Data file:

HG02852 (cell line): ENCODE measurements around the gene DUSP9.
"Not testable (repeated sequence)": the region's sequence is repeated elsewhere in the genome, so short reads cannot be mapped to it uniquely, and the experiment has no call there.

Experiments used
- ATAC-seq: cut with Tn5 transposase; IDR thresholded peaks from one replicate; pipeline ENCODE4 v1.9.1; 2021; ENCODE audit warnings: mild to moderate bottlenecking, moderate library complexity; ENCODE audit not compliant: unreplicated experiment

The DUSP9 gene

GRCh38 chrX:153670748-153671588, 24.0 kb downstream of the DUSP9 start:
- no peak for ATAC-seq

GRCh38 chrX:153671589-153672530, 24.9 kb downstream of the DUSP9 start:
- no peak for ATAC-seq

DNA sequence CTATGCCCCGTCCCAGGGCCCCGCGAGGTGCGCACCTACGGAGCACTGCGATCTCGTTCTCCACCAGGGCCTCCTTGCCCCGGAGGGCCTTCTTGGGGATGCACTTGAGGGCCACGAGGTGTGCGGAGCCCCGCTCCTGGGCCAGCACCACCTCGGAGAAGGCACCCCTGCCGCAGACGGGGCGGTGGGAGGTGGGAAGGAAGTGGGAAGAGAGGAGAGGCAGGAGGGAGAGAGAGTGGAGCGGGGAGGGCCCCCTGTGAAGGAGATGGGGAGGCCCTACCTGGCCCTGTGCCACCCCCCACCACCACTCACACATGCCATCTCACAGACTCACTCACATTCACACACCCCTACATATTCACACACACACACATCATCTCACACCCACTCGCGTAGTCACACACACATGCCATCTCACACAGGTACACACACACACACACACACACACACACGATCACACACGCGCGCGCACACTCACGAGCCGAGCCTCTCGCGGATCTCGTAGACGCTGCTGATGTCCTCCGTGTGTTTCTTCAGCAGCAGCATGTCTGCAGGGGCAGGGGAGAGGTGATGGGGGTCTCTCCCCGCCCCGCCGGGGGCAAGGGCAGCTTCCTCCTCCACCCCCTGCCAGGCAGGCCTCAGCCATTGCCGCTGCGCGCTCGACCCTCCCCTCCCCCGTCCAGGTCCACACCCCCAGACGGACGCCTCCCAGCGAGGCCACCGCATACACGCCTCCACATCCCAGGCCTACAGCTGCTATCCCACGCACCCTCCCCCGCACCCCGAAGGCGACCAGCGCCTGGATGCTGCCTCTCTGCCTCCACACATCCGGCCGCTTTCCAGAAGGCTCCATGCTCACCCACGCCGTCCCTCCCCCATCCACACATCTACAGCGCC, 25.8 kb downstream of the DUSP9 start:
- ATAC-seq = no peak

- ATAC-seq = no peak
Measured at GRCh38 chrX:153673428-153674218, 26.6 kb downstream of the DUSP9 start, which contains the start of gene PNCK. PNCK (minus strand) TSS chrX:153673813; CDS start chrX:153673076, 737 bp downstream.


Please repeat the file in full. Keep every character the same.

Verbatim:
HG02852 (cell line): ENCODE measurements around the gene DUSP9.
"Not testable (repeated sequence)": the region's sequence is repeated elsewhere in the genome, so short reads cannot be mapped to it uniquely, and the experiment has no call there.

Experiments used
- ATAC-seq: cut with Tn5 transposase; IDR thresholded peaks from one replicate; pipeline ENCODE4 v1.9.1; 2021; ENCODE audit warnings: mild to moderate bottlenecking, moderate library complexity; ENCODE audit not compliant: unreplicated experiment

The DUSP9 gene

GRCh38 chrX:153670748-153671588, 24.0 kb downstream of the DUSP9 start:
- no peak for ATAC-seq

GRCh38 chrX:153671589-153672530, 24.9 kb downstream of the DUSP9 start:
- no peak for ATAC-seq

DNA sequence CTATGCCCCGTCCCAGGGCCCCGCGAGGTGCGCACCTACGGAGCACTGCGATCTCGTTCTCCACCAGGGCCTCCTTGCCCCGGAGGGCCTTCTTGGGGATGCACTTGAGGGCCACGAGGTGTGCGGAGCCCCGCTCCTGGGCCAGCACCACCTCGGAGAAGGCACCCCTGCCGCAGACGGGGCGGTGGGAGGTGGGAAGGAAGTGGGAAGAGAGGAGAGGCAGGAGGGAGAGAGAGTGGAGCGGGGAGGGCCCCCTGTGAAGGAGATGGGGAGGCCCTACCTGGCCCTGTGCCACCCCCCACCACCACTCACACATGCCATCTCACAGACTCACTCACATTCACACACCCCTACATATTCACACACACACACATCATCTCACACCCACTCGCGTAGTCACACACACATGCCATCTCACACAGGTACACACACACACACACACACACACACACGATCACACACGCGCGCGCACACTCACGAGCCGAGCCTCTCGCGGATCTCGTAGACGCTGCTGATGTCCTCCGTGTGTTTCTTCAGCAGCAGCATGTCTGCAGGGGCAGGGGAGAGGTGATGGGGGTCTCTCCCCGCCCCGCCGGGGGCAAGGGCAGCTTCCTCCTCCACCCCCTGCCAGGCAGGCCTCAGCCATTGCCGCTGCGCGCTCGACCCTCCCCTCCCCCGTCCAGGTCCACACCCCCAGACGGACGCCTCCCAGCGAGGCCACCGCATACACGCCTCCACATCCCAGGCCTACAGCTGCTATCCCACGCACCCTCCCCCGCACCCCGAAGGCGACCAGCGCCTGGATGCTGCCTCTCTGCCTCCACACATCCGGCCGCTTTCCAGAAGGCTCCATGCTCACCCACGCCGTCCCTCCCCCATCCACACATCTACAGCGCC, 25.8 kb downstream of the DUSP9 start:
- ATAC-seq = no peak

- ATAC-seq = no peak
Measured at GRCh38 chrX:153673428-153674218, 26.6 kb downstream of the DUSP9 start, which contains the start of gene PNCK. PNCK (minus strand) TSS chrX:153673813; CDS start chrX:153673076, 737 bp downstream.